Viewing the hidden world of particles

A simple table-top device known as a 'cloud chamber' can be used to see beyond our everyday world
12 October 2021

Interview with 

Tina Potter, University of Cambridge


Abstract art depicting showers of particles.


This week’s topic is about the tiniest things in the universe that nevertheless have a massive impact upon us all; and yet, despite trillions of them coursing through our bodies right now, we all remain oblivious. So how do we know it’s even happening? Because we can see some of them with a gadget called a cloud chamber - a bath of extremely cold alcohol fumes in which, periodically, as particles arriving from space and elsewhere stream through, mysterious plumes and trails like shooting stars appear. Cambridge University physicist Tina Potter showed Cameron Voisey one in action...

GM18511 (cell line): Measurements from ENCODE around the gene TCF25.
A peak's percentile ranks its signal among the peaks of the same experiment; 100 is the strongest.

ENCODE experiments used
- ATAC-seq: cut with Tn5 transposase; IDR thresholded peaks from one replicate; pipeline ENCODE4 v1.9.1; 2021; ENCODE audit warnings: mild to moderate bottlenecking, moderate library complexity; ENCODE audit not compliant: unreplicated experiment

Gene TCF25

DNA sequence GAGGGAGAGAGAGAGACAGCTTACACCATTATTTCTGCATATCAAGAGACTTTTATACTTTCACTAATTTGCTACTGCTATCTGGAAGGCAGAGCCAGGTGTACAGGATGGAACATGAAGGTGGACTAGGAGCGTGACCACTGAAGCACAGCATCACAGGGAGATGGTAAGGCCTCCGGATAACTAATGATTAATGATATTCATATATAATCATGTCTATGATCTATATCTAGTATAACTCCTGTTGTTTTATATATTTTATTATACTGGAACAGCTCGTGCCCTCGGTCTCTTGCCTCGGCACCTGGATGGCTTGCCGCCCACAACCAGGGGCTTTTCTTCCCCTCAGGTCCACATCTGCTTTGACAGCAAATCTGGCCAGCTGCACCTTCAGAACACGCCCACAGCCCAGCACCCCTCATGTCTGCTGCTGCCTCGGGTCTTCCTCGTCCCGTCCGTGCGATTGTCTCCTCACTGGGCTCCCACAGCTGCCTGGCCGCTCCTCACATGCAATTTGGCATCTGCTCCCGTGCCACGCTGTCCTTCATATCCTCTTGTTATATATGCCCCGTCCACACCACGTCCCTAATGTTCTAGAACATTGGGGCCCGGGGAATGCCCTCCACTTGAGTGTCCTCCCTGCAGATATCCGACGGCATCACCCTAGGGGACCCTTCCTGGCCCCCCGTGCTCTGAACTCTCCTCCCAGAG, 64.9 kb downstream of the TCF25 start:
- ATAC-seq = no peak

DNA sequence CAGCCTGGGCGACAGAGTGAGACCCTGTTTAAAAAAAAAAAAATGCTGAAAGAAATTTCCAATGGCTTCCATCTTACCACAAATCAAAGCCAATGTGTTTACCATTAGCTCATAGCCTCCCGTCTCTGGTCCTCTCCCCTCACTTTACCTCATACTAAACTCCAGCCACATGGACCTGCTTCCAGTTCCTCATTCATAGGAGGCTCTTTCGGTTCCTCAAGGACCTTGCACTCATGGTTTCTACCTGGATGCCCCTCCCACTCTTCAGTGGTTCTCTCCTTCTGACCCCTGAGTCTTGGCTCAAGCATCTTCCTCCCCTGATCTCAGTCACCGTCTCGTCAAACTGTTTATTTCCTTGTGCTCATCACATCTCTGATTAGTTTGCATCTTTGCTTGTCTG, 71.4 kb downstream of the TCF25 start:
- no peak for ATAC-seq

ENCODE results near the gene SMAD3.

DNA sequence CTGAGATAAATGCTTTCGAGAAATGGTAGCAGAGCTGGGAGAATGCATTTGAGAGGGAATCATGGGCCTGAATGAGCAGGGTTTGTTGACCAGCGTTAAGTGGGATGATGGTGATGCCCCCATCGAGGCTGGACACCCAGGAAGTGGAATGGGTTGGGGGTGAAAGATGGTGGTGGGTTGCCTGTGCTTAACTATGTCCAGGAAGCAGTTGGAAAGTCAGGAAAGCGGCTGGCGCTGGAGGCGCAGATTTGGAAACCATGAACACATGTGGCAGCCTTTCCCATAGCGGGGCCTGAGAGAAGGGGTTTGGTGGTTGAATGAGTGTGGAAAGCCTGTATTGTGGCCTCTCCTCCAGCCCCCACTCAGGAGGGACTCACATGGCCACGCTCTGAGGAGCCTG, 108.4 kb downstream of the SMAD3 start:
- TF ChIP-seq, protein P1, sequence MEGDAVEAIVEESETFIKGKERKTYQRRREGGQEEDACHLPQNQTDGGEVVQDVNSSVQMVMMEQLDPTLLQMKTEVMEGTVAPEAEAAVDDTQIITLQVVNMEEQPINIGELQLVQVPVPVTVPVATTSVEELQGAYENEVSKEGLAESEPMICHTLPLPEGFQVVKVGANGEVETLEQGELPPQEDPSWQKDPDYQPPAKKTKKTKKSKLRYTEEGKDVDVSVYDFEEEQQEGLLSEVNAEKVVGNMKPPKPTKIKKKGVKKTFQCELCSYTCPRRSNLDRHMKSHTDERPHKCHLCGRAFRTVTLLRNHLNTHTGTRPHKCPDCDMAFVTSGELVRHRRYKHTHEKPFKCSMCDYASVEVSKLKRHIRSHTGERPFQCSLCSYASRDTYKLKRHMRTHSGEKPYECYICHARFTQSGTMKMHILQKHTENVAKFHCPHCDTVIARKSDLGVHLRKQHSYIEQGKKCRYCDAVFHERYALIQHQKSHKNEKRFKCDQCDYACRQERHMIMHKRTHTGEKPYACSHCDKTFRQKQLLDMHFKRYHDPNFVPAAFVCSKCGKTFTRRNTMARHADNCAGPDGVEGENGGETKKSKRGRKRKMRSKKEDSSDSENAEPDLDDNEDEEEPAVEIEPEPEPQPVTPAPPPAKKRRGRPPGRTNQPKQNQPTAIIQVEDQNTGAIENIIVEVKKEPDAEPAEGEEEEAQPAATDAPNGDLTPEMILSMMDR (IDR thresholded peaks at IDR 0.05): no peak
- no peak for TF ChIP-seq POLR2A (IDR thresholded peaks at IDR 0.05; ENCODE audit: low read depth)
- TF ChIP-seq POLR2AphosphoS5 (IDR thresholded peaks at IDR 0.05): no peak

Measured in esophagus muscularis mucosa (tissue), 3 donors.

Cameron - I'm looking at this big box and looking through a glass pane into this sort of black surface. On top, there are these wisps constantly changing, these white wisps, and some are super long and straight, some are very bendy, they curve here and there, even forming like U shapes or V's. And there's a crisscrossing and zigzagging all over the place. Tina, what am I looking at?

Tina - We have a fog there, essentially, a very cold fog. And when a particle travels across that fog, it disturbs it. You can think about it like a motorbike traveling through fog. It leaves this sort of disturbed path. So what you're looking at is the result of unstable nuclei inside the air. And what happens is those nuclei are unstable and they kick out a fragment of themselves or turn into something else. And those are electrons or positrons.

Cameron - So are these particles actually always around us?

Tina - Absolutely. They are all around you. You are radioactive as well. You are emitting a lot of these, but thank goodness, your skin is actually pretty good protection against the most damaging ones, and everything else your body has evolved to live alongside some of these radioactive decays. And the particles that come out, of course, are very, very important for things like gene mutations that are responsible for evolution and things like that. So actually particles and radiation are a fact of our world and are actually very beautiful, and necessary.


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